New HoFH Drugs Challenge You to Put a Price on Life

High cholesterol, particularly low-density lipoprotein cholesterol (LDL-C) is a problem for many people, but none more so than those who have the genetically inherited condition familial hypercholesterolemia (HeFH) and homozygous familial hypercholesterolemia (HoFH).

Both are more serious because they are inherited and are harder to treat. Both can lead to early cardiac disease, sometimes with fatal consequences.

HeFH is more common, and occurs in approximately 1 in 300 to 500 individuals. People with HeFH have high cholesterol from birth, and begin to develop eye problems (arcus corneae) in their 20s.

HoFH, however, is estimated to occur in 1 of every ONE MILLION  people!

Sufferers show fatty yellow deposits under their skin, called xanthomas, and develop arcus corneae as children. Untreated, it can cause premature cardiac events when the person is in their thirties.


HoFH xanthoma on the knee
This is an example of Xanthoma on the knee. Source: Wikipedia

Patients are urged to make lifestyle changes that include low-fat eating plans and physical activities. Even with such changes, LDL-C reductions are insufficient. Initial pharmacologic therapy includes statins and reductase inhibitors. Patients with HoFH may not respond to this type of therapy, and may require additional treatment that may include ezetimibe, niacin, or bile acid sequestrants (BASs).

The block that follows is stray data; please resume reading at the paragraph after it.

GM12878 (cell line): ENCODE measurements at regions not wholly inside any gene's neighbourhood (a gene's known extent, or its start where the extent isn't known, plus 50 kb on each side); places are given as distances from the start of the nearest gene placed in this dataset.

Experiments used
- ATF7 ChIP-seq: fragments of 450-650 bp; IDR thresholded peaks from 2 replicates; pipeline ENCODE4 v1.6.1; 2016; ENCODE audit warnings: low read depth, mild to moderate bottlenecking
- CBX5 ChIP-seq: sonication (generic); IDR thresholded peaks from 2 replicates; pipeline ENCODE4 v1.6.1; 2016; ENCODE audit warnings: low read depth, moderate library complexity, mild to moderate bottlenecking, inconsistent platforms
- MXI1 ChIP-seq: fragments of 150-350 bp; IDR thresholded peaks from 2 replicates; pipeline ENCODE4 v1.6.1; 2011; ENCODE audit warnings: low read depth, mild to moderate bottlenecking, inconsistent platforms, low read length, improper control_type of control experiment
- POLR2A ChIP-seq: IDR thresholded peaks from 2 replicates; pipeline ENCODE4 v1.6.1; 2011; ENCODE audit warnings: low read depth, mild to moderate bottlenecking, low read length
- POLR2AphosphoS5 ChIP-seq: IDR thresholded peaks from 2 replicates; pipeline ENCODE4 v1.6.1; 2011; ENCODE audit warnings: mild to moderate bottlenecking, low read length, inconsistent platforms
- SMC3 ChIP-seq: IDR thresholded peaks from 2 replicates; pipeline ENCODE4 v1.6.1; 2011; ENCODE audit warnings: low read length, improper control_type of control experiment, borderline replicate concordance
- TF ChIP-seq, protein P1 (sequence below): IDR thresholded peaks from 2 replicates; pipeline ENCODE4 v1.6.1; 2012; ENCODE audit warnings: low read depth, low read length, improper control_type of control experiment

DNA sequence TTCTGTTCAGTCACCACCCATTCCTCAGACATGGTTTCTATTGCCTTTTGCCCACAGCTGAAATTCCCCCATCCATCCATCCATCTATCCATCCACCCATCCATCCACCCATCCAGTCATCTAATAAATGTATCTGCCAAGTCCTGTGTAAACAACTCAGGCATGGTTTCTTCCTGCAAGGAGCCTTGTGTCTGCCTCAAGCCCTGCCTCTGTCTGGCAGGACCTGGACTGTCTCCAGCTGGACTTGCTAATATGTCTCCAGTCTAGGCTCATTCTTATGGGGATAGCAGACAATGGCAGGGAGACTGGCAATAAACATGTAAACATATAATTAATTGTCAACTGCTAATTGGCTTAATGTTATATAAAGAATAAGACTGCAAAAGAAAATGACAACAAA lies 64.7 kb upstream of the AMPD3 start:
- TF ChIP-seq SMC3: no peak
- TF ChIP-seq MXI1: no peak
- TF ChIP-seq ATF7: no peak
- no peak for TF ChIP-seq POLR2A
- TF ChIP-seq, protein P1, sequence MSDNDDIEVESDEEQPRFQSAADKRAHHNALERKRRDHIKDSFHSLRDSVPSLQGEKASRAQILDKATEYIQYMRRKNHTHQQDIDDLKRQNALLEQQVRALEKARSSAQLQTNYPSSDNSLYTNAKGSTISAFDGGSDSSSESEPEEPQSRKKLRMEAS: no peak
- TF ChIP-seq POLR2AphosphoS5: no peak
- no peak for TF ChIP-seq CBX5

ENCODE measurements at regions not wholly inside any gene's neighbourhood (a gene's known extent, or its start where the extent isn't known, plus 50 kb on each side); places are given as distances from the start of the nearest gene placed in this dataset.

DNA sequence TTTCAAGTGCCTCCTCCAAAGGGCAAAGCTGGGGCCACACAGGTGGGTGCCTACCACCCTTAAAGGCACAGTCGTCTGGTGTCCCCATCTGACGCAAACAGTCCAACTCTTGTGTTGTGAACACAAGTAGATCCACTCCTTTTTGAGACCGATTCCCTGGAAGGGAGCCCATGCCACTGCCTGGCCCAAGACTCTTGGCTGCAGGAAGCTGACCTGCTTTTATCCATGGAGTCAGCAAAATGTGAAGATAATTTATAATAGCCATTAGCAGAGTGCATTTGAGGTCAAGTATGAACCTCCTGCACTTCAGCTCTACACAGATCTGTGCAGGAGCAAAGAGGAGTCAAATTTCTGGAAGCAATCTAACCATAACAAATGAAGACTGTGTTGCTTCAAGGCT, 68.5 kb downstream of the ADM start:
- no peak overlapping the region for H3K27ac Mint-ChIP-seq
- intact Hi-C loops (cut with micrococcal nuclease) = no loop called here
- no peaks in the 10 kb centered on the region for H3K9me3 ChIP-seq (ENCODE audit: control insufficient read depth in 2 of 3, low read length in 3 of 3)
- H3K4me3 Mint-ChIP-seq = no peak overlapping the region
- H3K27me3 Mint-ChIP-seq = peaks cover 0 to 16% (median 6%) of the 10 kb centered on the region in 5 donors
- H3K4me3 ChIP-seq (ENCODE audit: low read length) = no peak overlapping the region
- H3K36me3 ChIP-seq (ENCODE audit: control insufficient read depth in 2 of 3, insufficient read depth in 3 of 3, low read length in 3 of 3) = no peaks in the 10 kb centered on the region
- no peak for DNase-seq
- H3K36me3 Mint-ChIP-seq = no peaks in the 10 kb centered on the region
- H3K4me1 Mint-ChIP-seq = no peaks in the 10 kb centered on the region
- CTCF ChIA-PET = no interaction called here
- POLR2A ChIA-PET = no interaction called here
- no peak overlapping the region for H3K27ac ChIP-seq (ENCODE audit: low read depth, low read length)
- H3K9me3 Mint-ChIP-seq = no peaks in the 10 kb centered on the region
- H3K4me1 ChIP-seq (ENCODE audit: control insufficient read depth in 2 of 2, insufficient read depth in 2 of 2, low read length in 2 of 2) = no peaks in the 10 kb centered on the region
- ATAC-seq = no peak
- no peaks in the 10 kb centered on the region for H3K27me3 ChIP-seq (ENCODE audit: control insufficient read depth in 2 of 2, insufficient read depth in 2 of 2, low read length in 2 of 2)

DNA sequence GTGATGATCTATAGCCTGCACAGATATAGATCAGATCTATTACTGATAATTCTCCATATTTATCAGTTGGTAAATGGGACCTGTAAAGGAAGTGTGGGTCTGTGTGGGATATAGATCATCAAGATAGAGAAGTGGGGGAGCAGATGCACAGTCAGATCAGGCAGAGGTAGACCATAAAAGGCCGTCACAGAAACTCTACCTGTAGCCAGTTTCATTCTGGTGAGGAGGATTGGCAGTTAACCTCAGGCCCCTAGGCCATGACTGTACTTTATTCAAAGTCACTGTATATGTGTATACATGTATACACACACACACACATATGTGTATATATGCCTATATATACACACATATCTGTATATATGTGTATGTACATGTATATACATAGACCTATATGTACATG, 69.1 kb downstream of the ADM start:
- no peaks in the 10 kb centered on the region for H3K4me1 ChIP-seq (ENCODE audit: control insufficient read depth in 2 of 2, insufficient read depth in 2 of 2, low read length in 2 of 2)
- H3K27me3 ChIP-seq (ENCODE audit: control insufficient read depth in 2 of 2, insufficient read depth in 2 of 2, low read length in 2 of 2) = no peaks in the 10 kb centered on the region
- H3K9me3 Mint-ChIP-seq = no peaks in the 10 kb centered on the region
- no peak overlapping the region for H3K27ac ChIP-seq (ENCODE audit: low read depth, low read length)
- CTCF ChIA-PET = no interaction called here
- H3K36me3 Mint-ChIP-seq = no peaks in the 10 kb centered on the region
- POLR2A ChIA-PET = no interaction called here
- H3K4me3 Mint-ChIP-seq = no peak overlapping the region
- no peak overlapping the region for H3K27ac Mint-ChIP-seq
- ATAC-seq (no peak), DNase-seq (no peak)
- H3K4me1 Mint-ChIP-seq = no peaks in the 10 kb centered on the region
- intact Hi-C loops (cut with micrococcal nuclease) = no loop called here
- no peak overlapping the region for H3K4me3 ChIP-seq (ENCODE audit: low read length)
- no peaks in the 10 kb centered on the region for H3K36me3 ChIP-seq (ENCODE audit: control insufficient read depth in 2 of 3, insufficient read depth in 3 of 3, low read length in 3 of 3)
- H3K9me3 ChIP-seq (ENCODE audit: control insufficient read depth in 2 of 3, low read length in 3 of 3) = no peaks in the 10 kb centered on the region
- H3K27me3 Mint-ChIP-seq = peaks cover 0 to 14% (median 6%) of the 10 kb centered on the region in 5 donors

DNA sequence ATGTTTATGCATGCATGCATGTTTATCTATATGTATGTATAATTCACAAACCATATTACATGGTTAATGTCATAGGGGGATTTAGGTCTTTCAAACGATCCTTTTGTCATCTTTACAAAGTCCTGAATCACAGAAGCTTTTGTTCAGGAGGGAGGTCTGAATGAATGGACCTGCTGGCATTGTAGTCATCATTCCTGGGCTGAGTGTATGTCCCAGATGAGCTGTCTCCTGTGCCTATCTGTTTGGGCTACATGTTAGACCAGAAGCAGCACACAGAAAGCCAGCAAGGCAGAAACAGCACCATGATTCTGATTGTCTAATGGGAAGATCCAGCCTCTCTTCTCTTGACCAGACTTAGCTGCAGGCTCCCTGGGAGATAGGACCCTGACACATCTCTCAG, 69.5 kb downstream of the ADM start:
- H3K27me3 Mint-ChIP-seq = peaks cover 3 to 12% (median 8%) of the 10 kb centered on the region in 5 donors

When medication, diet, and exercise, aren’t sufficient or are contraindicated, LDL apheresis may be considered. Apheresis is the process of filtering the blood through a spinning process to manually remove lipids. Patient who undergo this process must attend frequent sessions of one to four hours in length, may have to travel significant distances for therapy, and have good veins. The cost of apheresis is approximately $45,000 to $100,00 per year. Gene therapy is currently under investigation, and is not yet available.

There is encouraging news, however.

Over the past few years, as reported by the Pharmacy Times, two new treatments have come to market. Mipomersen (Kynamro) and Lomitapide (Juxtapid) have been approved by the FDA to treat HoFH. Both have been shown to significantly reduce LDL-C for HoFH patients, however, both come with significant side effects, and a high annual cost. With the high cost of pharmaceutical treatments being hotly debated, it’s unfortunately up to the patient to choose life or a lack of money.

Still, if you suffer from HoFH, it’s worth discussing with your doctor.

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